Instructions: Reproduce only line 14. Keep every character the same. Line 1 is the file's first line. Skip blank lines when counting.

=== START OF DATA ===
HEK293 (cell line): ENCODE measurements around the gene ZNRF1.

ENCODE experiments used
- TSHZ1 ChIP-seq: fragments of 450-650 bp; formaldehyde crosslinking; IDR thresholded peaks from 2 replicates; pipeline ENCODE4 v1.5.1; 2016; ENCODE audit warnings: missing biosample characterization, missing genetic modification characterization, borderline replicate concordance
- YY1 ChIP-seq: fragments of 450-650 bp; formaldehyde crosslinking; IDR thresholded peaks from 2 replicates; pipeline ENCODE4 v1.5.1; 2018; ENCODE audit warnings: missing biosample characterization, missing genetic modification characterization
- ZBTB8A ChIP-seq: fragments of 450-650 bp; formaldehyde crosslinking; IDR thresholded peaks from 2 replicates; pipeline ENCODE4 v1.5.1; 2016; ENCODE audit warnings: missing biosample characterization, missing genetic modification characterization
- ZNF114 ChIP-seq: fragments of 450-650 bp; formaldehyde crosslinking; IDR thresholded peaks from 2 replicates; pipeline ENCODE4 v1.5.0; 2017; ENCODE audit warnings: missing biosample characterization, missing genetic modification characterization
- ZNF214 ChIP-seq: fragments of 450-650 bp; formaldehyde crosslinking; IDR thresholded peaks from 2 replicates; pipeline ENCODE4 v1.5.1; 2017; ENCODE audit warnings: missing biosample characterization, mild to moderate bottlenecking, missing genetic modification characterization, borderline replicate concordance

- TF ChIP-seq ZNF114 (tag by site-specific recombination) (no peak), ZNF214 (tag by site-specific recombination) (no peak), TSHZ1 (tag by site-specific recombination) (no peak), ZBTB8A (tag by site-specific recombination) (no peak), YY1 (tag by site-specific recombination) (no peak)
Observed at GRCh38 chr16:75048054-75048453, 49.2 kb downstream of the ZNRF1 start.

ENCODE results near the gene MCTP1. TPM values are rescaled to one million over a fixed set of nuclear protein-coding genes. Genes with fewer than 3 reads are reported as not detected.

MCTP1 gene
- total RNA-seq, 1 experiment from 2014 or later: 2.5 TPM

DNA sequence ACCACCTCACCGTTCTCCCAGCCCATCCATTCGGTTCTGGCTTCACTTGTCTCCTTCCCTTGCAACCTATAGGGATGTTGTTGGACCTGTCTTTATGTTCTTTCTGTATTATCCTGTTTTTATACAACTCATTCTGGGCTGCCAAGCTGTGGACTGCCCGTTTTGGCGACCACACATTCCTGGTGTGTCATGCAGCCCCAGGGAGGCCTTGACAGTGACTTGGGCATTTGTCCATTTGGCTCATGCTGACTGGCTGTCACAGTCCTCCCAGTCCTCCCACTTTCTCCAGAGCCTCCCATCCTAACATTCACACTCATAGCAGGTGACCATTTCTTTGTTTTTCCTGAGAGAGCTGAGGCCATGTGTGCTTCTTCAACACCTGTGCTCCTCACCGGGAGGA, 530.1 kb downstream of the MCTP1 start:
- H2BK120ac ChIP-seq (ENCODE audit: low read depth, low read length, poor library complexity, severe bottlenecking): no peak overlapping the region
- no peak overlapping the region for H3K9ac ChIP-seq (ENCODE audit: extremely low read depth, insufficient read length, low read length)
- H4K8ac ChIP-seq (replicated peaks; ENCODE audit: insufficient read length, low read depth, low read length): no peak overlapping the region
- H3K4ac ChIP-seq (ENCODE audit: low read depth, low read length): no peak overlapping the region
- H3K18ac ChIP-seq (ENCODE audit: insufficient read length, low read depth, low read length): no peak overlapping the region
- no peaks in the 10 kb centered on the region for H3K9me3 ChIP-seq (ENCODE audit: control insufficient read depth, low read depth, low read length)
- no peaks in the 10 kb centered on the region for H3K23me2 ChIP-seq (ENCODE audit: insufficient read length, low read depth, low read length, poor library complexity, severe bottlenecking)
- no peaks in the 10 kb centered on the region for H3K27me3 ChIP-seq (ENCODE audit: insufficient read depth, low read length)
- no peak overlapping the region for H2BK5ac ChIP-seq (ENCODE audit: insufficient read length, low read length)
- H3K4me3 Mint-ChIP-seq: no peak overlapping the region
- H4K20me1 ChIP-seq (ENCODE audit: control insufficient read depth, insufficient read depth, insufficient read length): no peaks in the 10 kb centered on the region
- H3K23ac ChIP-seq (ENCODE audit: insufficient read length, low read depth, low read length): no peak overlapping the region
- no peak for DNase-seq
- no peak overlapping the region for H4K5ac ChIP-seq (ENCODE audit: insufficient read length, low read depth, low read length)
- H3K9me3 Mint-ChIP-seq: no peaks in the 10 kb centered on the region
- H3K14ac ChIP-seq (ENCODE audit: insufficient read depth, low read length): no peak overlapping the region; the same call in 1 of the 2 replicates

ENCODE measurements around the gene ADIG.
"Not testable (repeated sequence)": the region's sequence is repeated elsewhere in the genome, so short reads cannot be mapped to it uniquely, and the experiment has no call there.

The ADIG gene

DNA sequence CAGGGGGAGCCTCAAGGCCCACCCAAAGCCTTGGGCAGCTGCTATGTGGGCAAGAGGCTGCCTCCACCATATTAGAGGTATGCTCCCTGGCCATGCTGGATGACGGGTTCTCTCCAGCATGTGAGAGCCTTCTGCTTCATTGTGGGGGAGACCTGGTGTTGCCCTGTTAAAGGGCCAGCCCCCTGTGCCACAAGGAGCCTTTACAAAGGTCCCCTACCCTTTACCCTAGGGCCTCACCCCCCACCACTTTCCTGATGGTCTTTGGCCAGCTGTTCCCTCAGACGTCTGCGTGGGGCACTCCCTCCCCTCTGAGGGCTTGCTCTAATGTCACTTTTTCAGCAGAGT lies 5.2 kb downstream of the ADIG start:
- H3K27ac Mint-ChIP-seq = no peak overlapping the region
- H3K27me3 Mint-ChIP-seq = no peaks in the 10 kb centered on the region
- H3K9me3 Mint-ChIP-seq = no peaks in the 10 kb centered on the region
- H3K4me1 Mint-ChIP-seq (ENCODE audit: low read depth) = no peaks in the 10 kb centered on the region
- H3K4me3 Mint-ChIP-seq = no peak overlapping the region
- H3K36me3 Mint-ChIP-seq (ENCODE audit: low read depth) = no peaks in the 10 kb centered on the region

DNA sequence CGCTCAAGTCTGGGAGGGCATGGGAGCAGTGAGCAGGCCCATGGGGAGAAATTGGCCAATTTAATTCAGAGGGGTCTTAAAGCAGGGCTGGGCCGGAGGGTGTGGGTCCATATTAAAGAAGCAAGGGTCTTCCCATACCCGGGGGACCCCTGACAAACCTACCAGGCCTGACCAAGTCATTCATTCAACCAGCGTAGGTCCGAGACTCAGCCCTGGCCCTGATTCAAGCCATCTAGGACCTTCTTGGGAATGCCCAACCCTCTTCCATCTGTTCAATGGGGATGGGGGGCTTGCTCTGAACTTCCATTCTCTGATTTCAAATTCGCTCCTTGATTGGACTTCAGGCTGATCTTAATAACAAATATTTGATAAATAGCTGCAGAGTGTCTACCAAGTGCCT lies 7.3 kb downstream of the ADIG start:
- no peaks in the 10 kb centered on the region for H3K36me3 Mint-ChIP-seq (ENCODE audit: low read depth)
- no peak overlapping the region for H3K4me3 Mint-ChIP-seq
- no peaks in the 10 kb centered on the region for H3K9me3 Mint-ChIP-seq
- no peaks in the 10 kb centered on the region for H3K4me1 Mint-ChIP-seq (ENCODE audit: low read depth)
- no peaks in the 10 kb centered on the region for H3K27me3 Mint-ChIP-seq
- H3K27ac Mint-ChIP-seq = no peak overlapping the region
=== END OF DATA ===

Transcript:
- H2BK120ac ChIP-seq (ENCODE audit: low read depth, low read length, poor library complexity, severe bottlenecking): no peak overlapping the region